Our Parents, Ourselves
World life expectancy is rising. According to the United Nations, ten percent of the global population is age sixty or older. In 2050, that percentage will more than double. The shift towards an older population portends that today’s teenagers will have to deal not only with the practical demands of work and home, but also with the by-no-means-small responsibility of caring for their aging parents. It remains to be seen to what extent the wave of aging will alter the parent-child relationship.
In 1892, William DeWitt Hyde, president of Bowdoin College, wrote, “Children owe to their parents obedience and such service as they are able to render. Parents owe to children support, training and an education sufficient to give them a fair start in life.” Most of us acknowledge that grown children should care for their parents, minister to their needs and provide them succor in old age, but do most of us also use such terms as “debt” and “owe” when discussing parent-child relationships? Do we, in fact, owe anything to our parents?
Gratitude and Filial Piety
In the Confucian tradition, the relationship between parent and child was more important than that between friends, husbands and wives and even between ruler and subject. Children, who were considered physical extensions of their parents, incurred an enormous “debt” due to the notion that they “owed” their existence to their parents. To repay their parents for their zi, or nurture, children were expected to practice xiao, or filial piety. They had an obligation to obey their parents, respect them, look after them in old age and perform elaborate rites of ancestor worship after their deaths. In The Analects, Confucius even condoned law-breaking if such a transgression was necessitated by filial obligations.
I do not believe, however, that children owe their parents filial love simply because they are the fruit of their parents’ loins. Nancy Jecker, Professor of Medical Ethics at the University of Washington School of Medicine, rejects what she terms the “Law of Athens,” which establishes a debt of gratitude on the part of children to their parents for begetting them. Aristotle and Saint Thomas Aquinas supported such a view of filial obligation, but Jecker claims that children should treat their parents with filial piety only as a token of gratitude for the beneficial acts that their parents performed out of love—and beyond duty—rather than for the mere act of begetting. Jecker’s refutation of the “Law of Athens” is sound and sensible, given that the “Law” is oblique shorthand at best and sophistry at worst.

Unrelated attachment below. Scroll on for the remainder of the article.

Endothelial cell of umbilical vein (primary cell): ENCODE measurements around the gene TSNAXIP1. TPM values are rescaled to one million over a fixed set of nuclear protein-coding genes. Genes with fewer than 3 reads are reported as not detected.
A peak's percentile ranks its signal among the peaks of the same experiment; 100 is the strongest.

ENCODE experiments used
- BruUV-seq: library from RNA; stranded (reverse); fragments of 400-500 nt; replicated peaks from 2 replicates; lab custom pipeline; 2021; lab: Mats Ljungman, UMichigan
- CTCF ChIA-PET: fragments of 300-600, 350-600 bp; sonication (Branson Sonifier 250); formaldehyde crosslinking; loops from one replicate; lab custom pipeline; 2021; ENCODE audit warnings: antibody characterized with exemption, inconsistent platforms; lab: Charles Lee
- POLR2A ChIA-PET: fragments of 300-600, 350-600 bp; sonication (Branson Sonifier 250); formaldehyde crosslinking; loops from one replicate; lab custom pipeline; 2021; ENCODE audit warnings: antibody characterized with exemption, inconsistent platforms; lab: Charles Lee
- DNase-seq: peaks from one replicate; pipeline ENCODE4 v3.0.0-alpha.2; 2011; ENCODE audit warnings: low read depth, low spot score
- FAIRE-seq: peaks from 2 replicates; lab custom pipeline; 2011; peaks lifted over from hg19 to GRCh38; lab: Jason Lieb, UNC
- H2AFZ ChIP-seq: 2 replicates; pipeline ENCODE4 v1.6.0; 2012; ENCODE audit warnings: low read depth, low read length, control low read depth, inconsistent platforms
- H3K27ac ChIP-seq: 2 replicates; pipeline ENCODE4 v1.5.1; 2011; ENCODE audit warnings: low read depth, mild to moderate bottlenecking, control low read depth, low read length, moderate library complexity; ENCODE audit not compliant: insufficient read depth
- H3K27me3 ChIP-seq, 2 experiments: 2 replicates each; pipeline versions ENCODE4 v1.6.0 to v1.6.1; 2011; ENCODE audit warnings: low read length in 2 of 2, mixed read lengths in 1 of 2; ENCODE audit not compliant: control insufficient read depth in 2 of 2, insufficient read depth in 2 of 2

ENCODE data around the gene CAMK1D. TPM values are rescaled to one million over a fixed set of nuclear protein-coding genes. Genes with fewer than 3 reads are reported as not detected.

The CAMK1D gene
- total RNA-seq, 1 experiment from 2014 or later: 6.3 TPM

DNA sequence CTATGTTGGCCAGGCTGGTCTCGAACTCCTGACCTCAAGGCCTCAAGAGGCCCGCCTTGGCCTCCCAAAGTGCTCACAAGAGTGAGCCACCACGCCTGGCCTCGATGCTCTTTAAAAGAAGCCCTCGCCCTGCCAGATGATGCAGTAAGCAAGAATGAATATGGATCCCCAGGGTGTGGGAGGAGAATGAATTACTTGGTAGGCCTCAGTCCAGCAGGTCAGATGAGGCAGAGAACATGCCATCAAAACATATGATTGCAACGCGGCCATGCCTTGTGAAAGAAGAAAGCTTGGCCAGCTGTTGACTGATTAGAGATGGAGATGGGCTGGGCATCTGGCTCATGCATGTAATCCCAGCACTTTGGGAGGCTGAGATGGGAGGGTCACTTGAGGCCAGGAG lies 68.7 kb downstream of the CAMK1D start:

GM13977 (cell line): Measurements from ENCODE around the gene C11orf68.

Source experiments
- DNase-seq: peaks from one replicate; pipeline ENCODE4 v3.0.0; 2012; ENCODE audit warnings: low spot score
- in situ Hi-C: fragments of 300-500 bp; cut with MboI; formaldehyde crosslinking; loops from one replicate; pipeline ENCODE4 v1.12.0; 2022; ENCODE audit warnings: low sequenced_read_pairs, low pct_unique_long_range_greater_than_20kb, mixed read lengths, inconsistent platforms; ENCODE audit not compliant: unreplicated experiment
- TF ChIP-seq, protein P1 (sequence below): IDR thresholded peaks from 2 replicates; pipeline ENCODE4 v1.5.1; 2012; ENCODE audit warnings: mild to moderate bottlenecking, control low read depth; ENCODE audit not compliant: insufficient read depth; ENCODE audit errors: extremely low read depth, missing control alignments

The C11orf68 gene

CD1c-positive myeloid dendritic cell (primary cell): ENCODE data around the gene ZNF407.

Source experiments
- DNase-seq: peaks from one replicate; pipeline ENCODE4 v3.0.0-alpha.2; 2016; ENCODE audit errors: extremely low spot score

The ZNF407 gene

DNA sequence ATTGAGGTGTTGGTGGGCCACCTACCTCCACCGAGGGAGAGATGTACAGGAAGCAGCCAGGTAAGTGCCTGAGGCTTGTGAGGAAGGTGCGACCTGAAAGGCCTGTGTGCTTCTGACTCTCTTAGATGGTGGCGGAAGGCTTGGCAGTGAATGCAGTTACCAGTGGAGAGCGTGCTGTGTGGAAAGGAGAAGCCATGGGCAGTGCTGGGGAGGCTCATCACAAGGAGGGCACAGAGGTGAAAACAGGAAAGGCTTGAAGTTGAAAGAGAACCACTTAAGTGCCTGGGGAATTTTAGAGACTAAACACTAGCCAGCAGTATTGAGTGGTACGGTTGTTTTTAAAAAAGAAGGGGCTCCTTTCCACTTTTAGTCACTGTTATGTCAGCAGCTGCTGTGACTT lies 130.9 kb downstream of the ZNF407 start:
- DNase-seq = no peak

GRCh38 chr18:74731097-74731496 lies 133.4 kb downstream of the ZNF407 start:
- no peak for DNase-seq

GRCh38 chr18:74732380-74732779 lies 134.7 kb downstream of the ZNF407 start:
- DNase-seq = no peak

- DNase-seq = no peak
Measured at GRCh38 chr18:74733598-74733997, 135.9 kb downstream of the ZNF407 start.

Suppose, for instance, that parents have babies for the sole purpose of eating them (as in Cormac McCarthy’s post-apocalyptic world) or selling them to others as food (as in Jonathan Swift’s “A Modest Proposal”). Doesn’t it then make sense for such children to loathe their parents instead of being grateful to them for the “gift of life”? The “gift of life” is not enough to warrant the gratitude of children. A parent’s continued nurturing of, and love for, his or her child is the only solid basis for filial piety; after all, it is not uncommon for adopted children to express filial piety to their adoptive parents despite the absence of a biological bond.
Friends Don’t Owe Friends
So what exactly does one make of parent-child relationships? Why are certain terms not appropriate in describing such relationships? Philosopher Nicholas Dixon contends that a parent-child relationship should be based on the friendship model, which seeks to emphasize the voluntary and loving aspects of the parent-child bond.